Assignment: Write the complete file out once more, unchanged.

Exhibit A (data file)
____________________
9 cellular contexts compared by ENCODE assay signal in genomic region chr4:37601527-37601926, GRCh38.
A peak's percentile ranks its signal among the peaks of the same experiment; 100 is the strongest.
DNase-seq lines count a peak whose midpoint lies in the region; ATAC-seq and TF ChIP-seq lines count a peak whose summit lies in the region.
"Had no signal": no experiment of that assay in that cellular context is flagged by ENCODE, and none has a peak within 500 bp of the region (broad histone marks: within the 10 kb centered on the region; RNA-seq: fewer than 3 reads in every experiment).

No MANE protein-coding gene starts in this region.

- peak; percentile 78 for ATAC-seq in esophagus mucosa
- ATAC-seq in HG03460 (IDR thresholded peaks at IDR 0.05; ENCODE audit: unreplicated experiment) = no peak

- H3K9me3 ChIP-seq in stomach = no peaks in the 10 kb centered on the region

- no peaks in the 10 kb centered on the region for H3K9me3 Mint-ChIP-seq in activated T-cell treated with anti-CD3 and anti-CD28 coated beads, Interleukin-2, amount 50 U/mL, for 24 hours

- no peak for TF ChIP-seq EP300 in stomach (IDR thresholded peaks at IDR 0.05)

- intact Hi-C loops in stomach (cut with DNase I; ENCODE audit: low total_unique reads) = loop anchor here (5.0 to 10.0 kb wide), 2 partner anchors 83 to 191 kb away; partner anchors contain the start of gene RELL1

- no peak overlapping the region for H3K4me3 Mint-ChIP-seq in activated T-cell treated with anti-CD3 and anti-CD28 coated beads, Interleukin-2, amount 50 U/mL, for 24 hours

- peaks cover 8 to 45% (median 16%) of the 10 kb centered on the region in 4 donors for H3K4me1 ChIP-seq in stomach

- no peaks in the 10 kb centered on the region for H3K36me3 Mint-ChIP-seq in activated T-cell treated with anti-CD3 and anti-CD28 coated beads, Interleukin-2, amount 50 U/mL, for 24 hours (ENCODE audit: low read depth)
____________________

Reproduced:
9 cellular contexts compared by ENCODE assay signal in genomic region chr4:37601527-37601926, GRCh38.
A peak's percentile ranks its signal among the peaks of the same experiment; 100 is the strongest.
DNase-seq lines count a peak whose midpoint lies in the region; ATAC-seq and TF ChIP-seq lines count a peak whose summit lies in the region.
"Had no signal": no experiment of that assay in that cellular context is flagged by ENCODE, and none has a peak within 500 bp of the region (broad histone marks: within the 10 kb centered on the region; RNA-seq: fewer than 3 reads in every experiment).

No MANE protein-coding gene starts in this region.

- peak; percentile 78 for ATAC-seq in esophagus mucosa
- ATAC-seq in HG03460 (IDR thresholded peaks at IDR 0.05; ENCODE audit: unreplicated experiment) = no peak

- H3K9me3 ChIP-seq in stomach = no peaks in the 10 kb centered on the region

- no peaks in the 10 kb centered on the region for H3K9me3 Mint-ChIP-seq in activated T-cell treated with anti-CD3 and anti-CD28 coated beads, Interleukin-2, amount 50 U/mL, for 24 hours

- no peak for TF ChIP-seq EP300 in stomach (IDR thresholded peaks at IDR 0.05)

- intact Hi-C loops in stomach (cut with DNase I; ENCODE audit: low total_unique reads) = loop anchor here (5.0 to 10.0 kb wide), 2 partner anchors 83 to 191 kb away; partner anchors contain the start of gene RELL1

- no peak overlapping the region for H3K4me3 Mint-ChIP-seq in activated T-cell treated with anti-CD3 and anti-CD28 coated beads, Interleukin-2, amount 50 U/mL, for 24 hours

- peaks cover 8 to 45% (median 16%) of the 10 kb centered on the region in 4 donors for H3K4me1 ChIP-seq in stomach

- no peaks in the 10 kb centered on the region for H3K36me3 Mint-ChIP-seq in activated T-cell treated with anti-CD3 and anti-CD28 coated beads, Interleukin-2, amount 50 U/mL, for 24 hours (ENCODE audit: low read depth)